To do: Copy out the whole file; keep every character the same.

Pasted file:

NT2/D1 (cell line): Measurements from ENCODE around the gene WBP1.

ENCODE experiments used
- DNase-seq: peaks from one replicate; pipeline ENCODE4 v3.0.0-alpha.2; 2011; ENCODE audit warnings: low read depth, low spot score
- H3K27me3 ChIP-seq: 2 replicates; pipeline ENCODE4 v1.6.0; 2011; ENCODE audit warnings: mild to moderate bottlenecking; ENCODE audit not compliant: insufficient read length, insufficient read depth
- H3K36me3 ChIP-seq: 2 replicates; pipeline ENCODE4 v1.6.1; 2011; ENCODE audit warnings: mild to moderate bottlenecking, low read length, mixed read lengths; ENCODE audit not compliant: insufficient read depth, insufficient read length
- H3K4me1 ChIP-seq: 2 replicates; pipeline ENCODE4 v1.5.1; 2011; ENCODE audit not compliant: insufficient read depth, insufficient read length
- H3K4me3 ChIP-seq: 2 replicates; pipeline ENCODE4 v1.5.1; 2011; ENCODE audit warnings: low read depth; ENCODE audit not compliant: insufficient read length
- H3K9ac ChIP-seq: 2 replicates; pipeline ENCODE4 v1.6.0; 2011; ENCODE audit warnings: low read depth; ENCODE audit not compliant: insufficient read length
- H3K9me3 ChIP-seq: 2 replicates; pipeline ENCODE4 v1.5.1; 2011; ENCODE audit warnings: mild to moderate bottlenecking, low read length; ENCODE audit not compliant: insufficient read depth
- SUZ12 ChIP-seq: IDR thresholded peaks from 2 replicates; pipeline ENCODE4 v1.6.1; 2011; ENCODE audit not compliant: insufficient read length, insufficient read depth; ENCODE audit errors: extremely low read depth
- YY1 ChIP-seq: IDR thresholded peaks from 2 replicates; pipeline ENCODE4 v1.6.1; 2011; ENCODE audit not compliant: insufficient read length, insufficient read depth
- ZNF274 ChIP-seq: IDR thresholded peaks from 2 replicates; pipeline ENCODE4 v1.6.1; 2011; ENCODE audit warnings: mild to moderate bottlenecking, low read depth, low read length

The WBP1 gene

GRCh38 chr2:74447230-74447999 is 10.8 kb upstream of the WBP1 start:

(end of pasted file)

NT2/D1 (cell line): Measurements from ENCODE around the gene WBP1.

ENCODE experiments used
- DNase-seq: peaks from one replicate; pipeline ENCODE4 v3.0.0-alpha.2; 2011; ENCODE audit warnings: low read depth, low spot score
- H3K27me3 ChIP-seq: 2 replicates; pipeline ENCODE4 v1.6.0; 2011; ENCODE audit warnings: mild to moderate bottlenecking; ENCODE audit not compliant: insufficient read length, insufficient read depth
- H3K36me3 ChIP-seq: 2 replicates; pipeline ENCODE4 v1.6.1; 2011; ENCODE audit warnings: mild to moderate bottlenecking, low read length, mixed read lengths; ENCODE audit not compliant: insufficient read depth, insufficient read length
- H3K4me1 ChIP-seq: 2 replicates; pipeline ENCODE4 v1.5.1; 2011; ENCODE audit not compliant: insufficient read depth, insufficient read length
- H3K4me3 ChIP-seq: 2 replicates; pipeline ENCODE4 v1.5.1; 2011; ENCODE audit warnings: low read depth; ENCODE audit not compliant: insufficient read length
- H3K9ac ChIP-seq: 2 replicates; pipeline ENCODE4 v1.6.0; 2011; ENCODE audit warnings: low read depth; ENCODE audit not compliant: insufficient read length
- H3K9me3 ChIP-seq: 2 replicates; pipeline ENCODE4 v1.5.1; 2011; ENCODE audit warnings: mild to moderate bottlenecking, low read length; ENCODE audit not compliant: insufficient read depth
- SUZ12 ChIP-seq: IDR thresholded peaks from 2 replicates; pipeline ENCODE4 v1.6.1; 2011; ENCODE audit not compliant: insufficient read length, insufficient read depth; ENCODE audit errors: extremely low read depth
- YY1 ChIP-seq: IDR thresholded peaks from 2 replicates; pipeline ENCODE4 v1.6.1; 2011; ENCODE audit not compliant: insufficient read length, insufficient read depth
- ZNF274 ChIP-seq: IDR thresholded peaks from 2 replicates; pipeline ENCODE4 v1.6.1; 2011; ENCODE audit warnings: mild to moderate bottlenecking, low read depth, low read length

The WBP1 gene

GRCh38 chr2:74447230-74447999 is 10.8 kb upstream of the WBP1 start: